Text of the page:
It usually starts with a slightly over-the-top idea. MaoSayWhat shared this picture on Flickr as part of a set of photos taken at Billy Reid (I believe the NYC shop). It's such a striking look for instore display but I think, on an everyday basis at home, trying to store such a dense arrangement of scarves or handkerchiefs in a vintage trophy or urn would become impractical. However, the image did remind me of another use for ice buckets: napkin storage. Not super-crisp linen napkins that look best ironed, but less formal cotton napkins that can be stored in rolls on a kitchen shelf. Just another way to enjoy a terrific old bucket without waiting for a special occasion.
I don't have a walk-in closet, but if I had a place where I kept some accessories out and close at hand, I might keep a few wool scarves in a silver bucket. Probably too much of a dust magnet, though.
Maybe Mary McDonald still has the best idea. Take a closer look.
She suggests using pretty buckets to hold blueprint-like rolls of paper, or to serve as part-time waste baskets.
Three "blue office" photos above by Melanie Acevedo for domino, January/February 2006.
More pragmatic options. Flipping through San Francisco Style by Diane Dorrans Saeks, I spotted something I used to do: keep paintbrushes in smaller urns. Shown above are detailed views of artist Ira Yeager's barn cropped from David Duncan Livingston's lovely photographs. (I did a double take too. David Douglas Duncan is the photographer behind the Picasso books, one of which appears in my new blog banner painted by talented Anne Harwell.)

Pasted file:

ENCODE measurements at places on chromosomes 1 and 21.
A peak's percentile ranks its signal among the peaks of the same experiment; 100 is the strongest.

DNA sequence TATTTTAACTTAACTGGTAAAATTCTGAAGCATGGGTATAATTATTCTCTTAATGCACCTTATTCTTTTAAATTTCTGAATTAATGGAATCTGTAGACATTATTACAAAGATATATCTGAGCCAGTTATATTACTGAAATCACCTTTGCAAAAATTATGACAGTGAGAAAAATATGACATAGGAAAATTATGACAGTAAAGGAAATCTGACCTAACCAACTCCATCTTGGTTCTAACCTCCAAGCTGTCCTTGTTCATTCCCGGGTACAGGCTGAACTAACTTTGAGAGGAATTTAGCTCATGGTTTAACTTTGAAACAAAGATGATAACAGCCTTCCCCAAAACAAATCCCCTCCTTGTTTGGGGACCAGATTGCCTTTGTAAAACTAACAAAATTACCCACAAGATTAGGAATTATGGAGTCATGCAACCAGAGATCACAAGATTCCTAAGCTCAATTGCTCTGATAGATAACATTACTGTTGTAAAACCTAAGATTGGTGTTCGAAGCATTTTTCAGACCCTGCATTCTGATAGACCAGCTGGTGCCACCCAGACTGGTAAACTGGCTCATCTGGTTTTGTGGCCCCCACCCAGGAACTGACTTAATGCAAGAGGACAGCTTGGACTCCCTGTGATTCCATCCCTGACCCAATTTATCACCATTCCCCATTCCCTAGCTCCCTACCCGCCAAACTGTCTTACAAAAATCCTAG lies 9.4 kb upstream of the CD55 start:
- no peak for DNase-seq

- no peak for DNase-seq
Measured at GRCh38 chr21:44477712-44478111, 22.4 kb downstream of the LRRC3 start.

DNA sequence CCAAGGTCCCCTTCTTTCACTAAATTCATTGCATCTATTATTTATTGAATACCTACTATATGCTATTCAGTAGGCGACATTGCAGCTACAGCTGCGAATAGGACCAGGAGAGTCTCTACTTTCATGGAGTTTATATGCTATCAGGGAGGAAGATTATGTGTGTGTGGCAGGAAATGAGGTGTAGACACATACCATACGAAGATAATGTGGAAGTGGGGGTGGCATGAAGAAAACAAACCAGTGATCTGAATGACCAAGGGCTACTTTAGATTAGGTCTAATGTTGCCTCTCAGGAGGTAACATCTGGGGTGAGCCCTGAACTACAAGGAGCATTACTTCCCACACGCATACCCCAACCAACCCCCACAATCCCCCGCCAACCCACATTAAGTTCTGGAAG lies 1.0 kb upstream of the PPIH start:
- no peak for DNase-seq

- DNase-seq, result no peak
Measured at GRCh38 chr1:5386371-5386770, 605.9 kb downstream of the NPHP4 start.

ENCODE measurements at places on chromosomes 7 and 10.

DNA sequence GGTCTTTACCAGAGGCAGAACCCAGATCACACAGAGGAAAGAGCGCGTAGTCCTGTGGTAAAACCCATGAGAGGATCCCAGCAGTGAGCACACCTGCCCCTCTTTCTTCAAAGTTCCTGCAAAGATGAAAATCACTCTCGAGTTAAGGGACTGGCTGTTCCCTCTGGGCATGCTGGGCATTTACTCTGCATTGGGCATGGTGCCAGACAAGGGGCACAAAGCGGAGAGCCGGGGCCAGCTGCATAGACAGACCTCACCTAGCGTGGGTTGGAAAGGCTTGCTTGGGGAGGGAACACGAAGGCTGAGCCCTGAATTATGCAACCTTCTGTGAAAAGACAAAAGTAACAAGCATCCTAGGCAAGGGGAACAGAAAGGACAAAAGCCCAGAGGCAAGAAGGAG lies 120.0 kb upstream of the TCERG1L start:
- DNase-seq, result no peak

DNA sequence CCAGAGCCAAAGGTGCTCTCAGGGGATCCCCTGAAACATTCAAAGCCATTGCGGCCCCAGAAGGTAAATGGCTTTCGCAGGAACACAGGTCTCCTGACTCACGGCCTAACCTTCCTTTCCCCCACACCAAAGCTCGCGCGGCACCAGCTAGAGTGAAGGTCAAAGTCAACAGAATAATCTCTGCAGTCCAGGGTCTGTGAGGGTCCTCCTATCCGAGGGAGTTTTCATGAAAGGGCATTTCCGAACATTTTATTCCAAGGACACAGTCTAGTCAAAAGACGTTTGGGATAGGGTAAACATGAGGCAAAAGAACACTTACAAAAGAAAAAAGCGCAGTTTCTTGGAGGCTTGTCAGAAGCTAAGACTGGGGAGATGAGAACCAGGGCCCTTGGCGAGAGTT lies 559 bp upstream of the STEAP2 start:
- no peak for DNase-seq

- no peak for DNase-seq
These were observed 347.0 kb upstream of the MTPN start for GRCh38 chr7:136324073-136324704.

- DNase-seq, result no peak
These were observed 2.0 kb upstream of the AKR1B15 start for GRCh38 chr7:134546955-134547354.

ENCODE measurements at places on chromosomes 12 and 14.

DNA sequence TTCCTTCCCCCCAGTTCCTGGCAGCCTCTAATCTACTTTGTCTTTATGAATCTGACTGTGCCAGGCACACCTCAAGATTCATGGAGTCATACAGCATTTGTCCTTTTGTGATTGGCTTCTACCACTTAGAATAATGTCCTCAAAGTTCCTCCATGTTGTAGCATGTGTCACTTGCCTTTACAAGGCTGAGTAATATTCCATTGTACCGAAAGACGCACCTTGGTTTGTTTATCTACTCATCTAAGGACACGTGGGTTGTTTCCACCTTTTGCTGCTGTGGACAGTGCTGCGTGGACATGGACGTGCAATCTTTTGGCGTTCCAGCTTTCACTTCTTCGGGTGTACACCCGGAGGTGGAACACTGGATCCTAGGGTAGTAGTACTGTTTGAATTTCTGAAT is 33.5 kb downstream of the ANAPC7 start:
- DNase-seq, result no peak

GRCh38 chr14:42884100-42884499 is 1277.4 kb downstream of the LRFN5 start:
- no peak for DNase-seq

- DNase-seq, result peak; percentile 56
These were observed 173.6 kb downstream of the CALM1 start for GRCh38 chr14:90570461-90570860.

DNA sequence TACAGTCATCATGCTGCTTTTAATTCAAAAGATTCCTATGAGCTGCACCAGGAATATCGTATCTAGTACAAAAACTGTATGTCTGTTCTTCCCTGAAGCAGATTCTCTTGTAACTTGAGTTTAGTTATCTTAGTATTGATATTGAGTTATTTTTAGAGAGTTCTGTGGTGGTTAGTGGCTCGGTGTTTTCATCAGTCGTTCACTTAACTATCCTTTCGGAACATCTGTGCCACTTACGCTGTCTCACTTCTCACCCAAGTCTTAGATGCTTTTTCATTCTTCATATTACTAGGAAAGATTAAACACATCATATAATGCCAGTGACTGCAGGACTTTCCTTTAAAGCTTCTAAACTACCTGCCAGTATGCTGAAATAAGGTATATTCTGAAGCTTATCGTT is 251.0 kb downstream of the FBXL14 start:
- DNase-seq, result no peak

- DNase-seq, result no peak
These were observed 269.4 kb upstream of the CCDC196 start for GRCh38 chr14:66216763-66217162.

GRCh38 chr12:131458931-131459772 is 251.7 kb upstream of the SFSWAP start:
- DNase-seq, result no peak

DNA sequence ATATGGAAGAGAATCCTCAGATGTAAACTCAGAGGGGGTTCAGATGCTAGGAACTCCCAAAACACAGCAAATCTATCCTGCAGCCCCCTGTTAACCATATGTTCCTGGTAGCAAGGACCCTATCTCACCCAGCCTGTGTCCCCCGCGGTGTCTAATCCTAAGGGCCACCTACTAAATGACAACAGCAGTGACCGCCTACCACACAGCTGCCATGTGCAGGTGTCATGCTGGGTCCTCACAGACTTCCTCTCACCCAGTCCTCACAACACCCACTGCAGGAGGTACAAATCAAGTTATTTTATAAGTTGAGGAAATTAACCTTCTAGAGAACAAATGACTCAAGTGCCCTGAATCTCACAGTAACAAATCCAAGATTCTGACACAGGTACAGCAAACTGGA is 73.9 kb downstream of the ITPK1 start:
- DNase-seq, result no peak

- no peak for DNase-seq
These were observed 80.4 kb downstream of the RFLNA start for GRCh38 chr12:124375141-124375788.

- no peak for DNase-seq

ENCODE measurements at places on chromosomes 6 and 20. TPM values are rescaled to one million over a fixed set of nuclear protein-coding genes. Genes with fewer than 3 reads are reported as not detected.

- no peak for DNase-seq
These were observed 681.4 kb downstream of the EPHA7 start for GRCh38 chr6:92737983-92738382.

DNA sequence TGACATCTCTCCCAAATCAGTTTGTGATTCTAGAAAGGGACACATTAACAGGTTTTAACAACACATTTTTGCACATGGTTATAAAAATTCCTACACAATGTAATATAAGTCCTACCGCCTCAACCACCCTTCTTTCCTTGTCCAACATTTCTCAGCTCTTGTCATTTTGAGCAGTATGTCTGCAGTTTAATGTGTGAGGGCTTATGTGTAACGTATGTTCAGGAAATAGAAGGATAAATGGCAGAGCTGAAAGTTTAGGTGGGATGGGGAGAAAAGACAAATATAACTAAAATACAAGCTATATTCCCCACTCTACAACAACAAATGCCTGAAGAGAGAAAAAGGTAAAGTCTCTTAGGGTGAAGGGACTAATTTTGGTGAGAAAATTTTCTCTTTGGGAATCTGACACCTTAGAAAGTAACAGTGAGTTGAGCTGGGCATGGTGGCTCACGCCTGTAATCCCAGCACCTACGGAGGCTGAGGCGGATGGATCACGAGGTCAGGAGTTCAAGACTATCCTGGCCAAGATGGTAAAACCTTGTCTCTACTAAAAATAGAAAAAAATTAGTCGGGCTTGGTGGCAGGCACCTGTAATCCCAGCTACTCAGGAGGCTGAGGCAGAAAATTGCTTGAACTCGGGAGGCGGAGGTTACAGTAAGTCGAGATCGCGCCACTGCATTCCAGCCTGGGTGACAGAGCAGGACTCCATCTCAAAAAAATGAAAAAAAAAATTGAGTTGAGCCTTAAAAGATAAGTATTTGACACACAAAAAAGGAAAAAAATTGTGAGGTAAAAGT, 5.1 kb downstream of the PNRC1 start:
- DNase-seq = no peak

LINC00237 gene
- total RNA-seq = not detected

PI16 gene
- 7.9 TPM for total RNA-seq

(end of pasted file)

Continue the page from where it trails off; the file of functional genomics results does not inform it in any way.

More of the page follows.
Happily, overstuffed cups in paintings never tip over. More on Anne's work and the muses behind the picture to follow. Related past post: Best in Show.
Off topic, but I suppose a different kind of bounty, Anthropologie's holiday ornaments are in. For me, the standouts are the swan, the skates, the peacock, and the ombre caribou.
If you have any plans this year to display ornaments in a vintage punch bowl, here's an inspirational image, also from David Duncan Livingston and San Francisco Style.
When I first put this post together, I should have included a reminder of the umbrella stand used by William Pahlmann Associates to hold blueprints as seen decades ago at the Tiffany Decorators' Show. Love this idea for wrapping paper too. Photograph is from Tiffany Table Settings.
These brass open-work styles aren't always so easy to find but they are really sharp.